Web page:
I hope I get one or two of the keyboards for the holidays, they look excellent.

I do not actually believe, nor do I endorse the supposition, that Tom is in the pay of the PFU people. I just think it's interesting that there is a company that seems to be on the same Zen wave that he is on.


Re:I really don't believe in this whole Zen concep (2)

dingbat_hp (98241) | more than 14 years ago | (#1493778)

There is not logical notion that human kind has any implied fuzzy quasi-telepathic state wherin they gain "mystical" powers.

There certainly is, although there's nothing "mystical" about it.

Some tasks are executed rarely, and are complex. Higher, conscious, parts of the mind are involved in performing them so it's a conscious mental effort. Other tasks (walking, running, playing soccer (for some of us)) OTOH, have become so ingrained that they really are almost automatic. A good interface gets far enough out of the way so that you can begin to learn this autonomic (?) response. Once you've acquired that (it takes both a good interface, and practice) then you'll see a vastly improved performance, even with far less effort.

I'm both an (occasional, and dismal) Zen practioner and a skier. I empathise completely with what Tom was talking about in that fine piece.

There's never a neurologist around when you need one...

Re:Quake = Zen (2)

Enoch Root (57473) | more than 14 years ago | (#1493779)

It's a sad fact when the Occident is determined to reduce Zen to a simple game of Quake. For the record, 'forgetting' your keys and going on automatic pilot mode is as Zen as driving your car. Ever notice how drivers just forget about the controls and just 'become' the car?

It's just a matter of repeating something often enough that you jumpwire your brain, and don't need to think about every command anymore. The same goes on in walking.

If that were Zen, then Zen would be another word for 'automatism'.

moria zen (0)

Anonymous Coward | more than 14 years ago | (#1493780)

This guy's right about Moria. As I began to read the article, the first thing that came to mind were my hours completely in tune with the game. Then he began to write about it. Everybody go out and put some good hours into a rogue variant, it'll be worth your time.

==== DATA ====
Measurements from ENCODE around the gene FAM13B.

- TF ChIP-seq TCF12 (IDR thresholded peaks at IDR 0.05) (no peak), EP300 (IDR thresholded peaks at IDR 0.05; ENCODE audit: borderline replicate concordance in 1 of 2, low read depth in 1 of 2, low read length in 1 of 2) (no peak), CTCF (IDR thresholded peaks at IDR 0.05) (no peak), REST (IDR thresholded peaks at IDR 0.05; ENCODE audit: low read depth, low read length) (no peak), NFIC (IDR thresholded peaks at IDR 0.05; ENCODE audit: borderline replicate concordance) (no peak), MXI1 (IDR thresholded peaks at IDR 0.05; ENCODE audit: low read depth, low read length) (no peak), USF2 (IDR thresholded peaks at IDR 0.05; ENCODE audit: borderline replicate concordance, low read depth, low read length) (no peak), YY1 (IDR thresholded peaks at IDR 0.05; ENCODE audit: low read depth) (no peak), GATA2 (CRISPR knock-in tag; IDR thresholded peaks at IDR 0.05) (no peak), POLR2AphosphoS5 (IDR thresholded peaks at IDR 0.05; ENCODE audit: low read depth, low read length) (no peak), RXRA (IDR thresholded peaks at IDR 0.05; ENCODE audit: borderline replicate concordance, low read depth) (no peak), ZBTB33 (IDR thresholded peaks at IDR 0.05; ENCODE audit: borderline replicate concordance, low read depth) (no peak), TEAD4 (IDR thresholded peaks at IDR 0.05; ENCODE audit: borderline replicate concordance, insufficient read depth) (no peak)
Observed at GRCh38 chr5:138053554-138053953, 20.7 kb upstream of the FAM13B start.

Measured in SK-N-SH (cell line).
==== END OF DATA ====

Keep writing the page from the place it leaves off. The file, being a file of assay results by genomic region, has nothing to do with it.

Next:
Re:About mouse usage with keyboard (1)

IHateEverybody (75727) | more than 14 years ago | (#1493781)

Just the other day I witnessed someone who used his mouse with his foot. He had both of his hands at the keyboard and (quite effectively) moved in the X-environment with his foot...

That just about proves it; Dilbert was right. Computing and evolution have conspired to make monkeys the superior race. In the future all the high paying jobs will be staffed by super-intelligent monkeys who can manipulate the mouse with their tails while keeping both hands on the keyboard. Humans will be kept in zoos, reduced to flinging feces at their monkey overlords.

Re:Screen, Keyboard and navigation tool. (1)

Glytch (4881) | more than 14 years ago | (#1493782)

>BTW, I still prefer the Wordstar keyclusters for
>editors...I recently amazed a co-worker on how
>fast I could get around and edit a text file
>with Joe in WS emulation mode. And he has >been using VI for a decade...

Yeah, joe's a great editor. I love it's small size and customizability. I tried both Emacs and vi, but found vi to be too counter-intuitive (I grew up on MS-DOS. Don't blame me.) and Emacs to be far too bloated. Other people are perfectly welcome to enjoy these two editors, but please don't ram either of them down my throat. Give me a small, fast, customizable and modeless editor like joe anyday.

Sorry, RMS, but I really don't want to have to learn Lisp just to customize my editor.

Zenning and the flow (1)

Kaa (21510) | more than 14 years ago | (#1493783)

For people interested in what TC calls "zenning" and what is usually called "the flow" check out the work of a guy with the improbable name of Csikszentmihalyi (search on Google) who is usually credited with first researching the concept. One place to start is


Keyboards (1)

Captain Zion (33522) | more than 14 years ago | (#1493784)

The best keyboard I've ever used is the keyboard of the green terminal that comes with series 800 HP9000. The ESC key is in the place of Caps Lock in a PC keyboard, it's just great for vi(1). Very good mechanical action too, almost as good as a Sun keyboard.

My dream keyboard is a PFU-like compact keyboard with Sun action, HP layout and a Toshiba Accupoint device. Oh well, just a plain PFU would be far better than the keyboard I'm currently using, but they're kind of expensive. -- I wonder if cheaper Asian clones are available.

Re:Good points, but... (0)

Anonymous Coward | more than 14 years ago | (#1493785)

Get over the Caps Lock key... It has no practical useage. If you base its existance soley on AOL (which shouldn't exist), it has no place on my keyboard.

BRIEF!!!!! (0)

Anonymous Coward | more than 14 years ago | (#1493786)

Has everyone forgot the power of BRIEF! The Ultimate programmers editor! I don't care if I had to visit the "penatly zone" every time I wanted to cut, copy or paste, it's so damned fast compared to any other system that I don't think I could live without it. Page Up, Page Down, Home, End....these are my home keys. The happy hacking keyboard is an abomination. It lacks all these things in an easily accesible manor.

PC style control key must DIE (0)

Anonymous Coward | more than 14 years ago | (#1493787)

Tom is absolutely right about the control key. The Unix/Sun layout with the control key is much better suited to doing work (even though I probably use it for typing ctrl-C 95% of the time).

On a related note, my keyboard is a Northgate OmniKey Ultra that I found in a pile of surplus equipment last year. I highly recommend it if you are lucky enough to find one. 129 keys, 2 sets of F-keys, real clicking microswitches on every key, and of course control is in the right place :)
Best of all, it weighs about 10 pounds so it's hard to knock over or lose...